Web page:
Shari L. Thurer goes onto say“…the role of the earliest [paleolithic] mothers was wider than at any other time in history, their nature more fully expressed, their contributions to their society more valued, their creativity more celebrated, and their influence on civilization more influential than a modern, particularly a Western, observer might imagine.”
In this maternal-oriented Urreligion, the placement of the paintings in the 'belly' of the cave, makes more sense, for what could more aptly represent the pregnant mother, than the pregnant earth? And what action could show more reverence than traveling often through miles of dark, narrow tunnels in search of the inner cave (as a symbol of the female womb) to worship the maternal?
Not only was the journey and search for the inner cave spiritually significant, but also the materials used and the images themselves. Ochre, including red ochre, was used to make paint, and has had a long association with the sacred, and cause for many a pilgrimage. The Diyari men of Australia, for example, took two months to travel the thousand-mile round trip to collect their red gold from the Bookartoo mine at a place called Parachilna. They used to return home with 20 kilos of ochre each, already formed into baked round cakes. Victoria Finley, writes in Travels through the Paintbox, that red ochre was the first color paint, and it has been used on every inhabited continent since painting began. Red ochre was most likely symbolic of menstrual blood, or life-giving uterine fluid, as it is still in some primitive cultures today, and something considered so special to warrant a thousand mile round trip on foot. An entirely different experience to our quick trips to the local art store!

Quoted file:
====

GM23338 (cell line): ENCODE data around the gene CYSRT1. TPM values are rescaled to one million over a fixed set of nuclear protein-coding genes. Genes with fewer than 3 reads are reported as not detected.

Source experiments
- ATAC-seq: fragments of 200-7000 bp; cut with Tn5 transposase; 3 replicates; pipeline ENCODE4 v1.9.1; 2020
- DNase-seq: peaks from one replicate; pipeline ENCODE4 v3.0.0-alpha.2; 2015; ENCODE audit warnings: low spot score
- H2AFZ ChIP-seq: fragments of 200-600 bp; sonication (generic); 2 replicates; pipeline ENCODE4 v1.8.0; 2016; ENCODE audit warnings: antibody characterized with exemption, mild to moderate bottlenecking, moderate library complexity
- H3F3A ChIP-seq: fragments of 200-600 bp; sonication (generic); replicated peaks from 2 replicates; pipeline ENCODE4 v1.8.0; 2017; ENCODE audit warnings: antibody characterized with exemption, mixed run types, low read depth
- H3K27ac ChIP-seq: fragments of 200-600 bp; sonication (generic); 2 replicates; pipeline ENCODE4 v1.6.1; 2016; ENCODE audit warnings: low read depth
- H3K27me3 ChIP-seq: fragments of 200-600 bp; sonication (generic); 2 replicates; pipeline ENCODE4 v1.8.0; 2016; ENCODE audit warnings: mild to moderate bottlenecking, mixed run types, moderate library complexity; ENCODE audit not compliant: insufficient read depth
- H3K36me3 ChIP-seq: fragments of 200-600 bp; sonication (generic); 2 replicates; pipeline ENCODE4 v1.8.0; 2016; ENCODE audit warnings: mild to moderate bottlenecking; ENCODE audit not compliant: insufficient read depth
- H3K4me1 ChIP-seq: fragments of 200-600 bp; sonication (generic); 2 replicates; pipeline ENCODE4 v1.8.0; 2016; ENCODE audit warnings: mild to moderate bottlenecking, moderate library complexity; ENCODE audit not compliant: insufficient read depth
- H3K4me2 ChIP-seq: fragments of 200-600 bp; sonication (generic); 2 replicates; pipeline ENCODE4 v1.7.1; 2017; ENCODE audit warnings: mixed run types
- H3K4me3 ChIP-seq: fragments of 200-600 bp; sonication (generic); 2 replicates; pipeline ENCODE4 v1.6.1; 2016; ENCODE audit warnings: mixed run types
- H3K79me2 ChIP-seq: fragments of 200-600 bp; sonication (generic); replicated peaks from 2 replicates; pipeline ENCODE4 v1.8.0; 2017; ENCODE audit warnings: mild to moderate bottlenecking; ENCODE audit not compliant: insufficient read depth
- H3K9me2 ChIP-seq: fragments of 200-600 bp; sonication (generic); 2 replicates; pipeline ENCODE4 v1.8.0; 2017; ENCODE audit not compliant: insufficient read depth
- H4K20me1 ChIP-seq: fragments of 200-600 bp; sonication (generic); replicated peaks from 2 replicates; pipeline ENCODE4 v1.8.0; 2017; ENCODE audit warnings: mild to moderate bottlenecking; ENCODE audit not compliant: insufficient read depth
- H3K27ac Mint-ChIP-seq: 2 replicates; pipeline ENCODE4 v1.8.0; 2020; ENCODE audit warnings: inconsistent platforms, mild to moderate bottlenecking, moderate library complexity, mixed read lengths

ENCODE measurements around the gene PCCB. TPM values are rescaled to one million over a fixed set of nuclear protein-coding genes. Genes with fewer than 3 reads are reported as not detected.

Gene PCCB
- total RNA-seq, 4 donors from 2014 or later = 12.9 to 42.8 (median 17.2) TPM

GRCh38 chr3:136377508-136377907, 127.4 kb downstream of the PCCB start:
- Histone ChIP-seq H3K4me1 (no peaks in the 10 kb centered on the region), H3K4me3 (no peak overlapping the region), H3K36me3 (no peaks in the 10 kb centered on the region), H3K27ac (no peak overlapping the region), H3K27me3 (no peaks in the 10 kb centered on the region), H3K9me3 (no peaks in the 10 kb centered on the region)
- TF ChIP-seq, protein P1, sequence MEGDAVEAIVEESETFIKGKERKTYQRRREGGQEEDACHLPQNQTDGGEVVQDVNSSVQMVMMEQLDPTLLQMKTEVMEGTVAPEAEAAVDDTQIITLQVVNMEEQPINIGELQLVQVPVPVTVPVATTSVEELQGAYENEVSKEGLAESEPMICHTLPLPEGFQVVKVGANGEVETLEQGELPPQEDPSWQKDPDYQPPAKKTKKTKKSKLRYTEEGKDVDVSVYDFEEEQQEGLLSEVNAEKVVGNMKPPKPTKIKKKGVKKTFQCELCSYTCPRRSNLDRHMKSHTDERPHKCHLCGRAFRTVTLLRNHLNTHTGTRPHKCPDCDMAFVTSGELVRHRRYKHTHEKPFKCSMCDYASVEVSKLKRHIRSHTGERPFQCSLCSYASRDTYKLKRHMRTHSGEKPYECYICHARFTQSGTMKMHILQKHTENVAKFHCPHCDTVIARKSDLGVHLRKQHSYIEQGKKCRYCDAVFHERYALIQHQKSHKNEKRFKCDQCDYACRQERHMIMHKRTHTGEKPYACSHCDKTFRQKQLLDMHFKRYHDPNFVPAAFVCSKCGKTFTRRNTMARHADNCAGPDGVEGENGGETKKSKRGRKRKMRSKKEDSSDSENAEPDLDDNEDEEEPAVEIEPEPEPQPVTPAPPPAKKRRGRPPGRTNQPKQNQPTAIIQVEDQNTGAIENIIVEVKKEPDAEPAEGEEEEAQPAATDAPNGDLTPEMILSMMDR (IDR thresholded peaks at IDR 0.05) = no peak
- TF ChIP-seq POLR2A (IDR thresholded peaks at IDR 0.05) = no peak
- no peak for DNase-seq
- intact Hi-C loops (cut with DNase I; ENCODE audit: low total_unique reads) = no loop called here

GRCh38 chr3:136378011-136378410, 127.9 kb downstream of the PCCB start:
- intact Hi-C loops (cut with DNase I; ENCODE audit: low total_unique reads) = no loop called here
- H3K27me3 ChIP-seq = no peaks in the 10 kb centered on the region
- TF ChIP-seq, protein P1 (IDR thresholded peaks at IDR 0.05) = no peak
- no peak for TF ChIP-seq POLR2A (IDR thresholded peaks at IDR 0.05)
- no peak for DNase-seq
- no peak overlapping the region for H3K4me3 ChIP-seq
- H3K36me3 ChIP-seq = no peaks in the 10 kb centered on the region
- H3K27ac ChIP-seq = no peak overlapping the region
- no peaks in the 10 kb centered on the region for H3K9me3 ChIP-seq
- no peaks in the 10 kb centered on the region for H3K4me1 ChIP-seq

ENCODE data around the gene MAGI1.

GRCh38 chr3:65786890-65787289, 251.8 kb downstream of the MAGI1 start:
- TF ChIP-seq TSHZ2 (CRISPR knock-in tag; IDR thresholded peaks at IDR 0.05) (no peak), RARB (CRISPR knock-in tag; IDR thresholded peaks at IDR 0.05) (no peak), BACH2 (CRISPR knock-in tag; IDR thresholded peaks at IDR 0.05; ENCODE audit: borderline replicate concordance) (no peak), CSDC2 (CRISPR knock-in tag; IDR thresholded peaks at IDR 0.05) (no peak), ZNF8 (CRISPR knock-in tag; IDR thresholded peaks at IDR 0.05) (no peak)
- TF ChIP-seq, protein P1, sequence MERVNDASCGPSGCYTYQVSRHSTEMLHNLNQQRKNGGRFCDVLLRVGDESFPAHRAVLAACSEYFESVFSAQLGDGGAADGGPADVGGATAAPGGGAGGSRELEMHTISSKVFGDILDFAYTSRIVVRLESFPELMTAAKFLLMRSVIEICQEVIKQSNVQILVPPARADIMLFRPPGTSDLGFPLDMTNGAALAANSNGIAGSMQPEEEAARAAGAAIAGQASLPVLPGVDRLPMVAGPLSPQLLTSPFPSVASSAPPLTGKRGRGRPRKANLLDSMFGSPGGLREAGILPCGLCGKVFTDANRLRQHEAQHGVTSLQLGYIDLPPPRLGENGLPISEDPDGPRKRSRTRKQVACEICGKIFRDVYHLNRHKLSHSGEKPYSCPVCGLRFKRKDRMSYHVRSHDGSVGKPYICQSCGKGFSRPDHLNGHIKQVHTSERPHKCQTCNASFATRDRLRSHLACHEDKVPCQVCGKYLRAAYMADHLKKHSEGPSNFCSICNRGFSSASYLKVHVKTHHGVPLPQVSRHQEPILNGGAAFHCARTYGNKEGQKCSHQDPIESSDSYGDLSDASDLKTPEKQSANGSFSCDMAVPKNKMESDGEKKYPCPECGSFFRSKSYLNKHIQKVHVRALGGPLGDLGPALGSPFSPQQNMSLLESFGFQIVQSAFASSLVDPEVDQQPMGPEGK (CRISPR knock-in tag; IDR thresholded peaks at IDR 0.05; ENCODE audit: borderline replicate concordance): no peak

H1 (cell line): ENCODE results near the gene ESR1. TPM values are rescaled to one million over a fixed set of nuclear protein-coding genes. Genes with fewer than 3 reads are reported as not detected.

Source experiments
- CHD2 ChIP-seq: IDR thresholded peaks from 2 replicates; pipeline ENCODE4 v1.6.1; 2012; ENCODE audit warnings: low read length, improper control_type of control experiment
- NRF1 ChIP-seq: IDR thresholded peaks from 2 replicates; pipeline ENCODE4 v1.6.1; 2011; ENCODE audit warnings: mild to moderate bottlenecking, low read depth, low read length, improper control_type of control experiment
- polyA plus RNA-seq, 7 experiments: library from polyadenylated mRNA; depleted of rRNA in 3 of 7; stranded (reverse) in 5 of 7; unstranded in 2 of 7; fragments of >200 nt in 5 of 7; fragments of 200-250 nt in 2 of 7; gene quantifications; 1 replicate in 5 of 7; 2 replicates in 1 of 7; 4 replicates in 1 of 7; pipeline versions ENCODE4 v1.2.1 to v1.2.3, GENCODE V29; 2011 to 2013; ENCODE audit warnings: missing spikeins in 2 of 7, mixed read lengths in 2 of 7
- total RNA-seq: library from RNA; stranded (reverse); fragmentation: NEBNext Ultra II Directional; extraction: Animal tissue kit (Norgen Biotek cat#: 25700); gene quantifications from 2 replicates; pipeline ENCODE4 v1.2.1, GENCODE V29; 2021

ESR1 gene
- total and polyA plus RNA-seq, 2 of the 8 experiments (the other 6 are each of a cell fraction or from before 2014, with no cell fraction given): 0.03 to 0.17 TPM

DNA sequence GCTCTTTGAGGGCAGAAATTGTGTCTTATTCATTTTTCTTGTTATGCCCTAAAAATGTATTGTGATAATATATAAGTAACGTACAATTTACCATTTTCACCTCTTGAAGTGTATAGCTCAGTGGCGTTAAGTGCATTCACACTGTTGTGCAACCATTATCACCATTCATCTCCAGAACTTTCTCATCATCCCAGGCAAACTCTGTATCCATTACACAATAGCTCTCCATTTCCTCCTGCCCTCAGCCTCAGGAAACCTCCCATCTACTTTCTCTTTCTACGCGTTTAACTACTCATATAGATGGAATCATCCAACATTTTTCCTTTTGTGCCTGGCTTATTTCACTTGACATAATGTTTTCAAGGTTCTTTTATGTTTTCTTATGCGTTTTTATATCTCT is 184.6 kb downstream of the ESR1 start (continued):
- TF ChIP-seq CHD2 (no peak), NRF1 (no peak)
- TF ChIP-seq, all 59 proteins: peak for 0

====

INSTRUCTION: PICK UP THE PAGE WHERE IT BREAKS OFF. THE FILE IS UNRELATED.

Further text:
We are more familiar with the depictions of bison, and other animals, perhaps because they are easier to define and explain, yet these in fact make up the minority of prehistoric art. Most art was actually abstract and nowadays researchers believe that these marks may have been of equal, of not greater, importance to our archaic ancestor's than the recognizable figures. The interpretations of these paintings and engravings once thought to represent arrows, barbs and weapons of the masculine hunt are actually plants, trees and reeds, products of feminine foraging. The mysterious carved notches found on many cave panoramas are now understood to be a recording of the menstrual cycle and lunar months of pregnancy, and depictions of triangles and flowers are currently thought to represent the vulva.
So to summarize so far, and to begin to develop a new-old framework for making art based on the original culture, and the original purpose for its creation. There was clear intention behind humankind's first art, it was a natural extension of the individual and the community, and the materials and paintings themselves were essential and integral to this peaceful civilization. Art was an active way to be creative; a want for humans to shape things, and a way to develop powers latent in themselves. It was natural, and used to draw people together, and approached in such a way to show reverence to the maternal in each individual and all things in nature.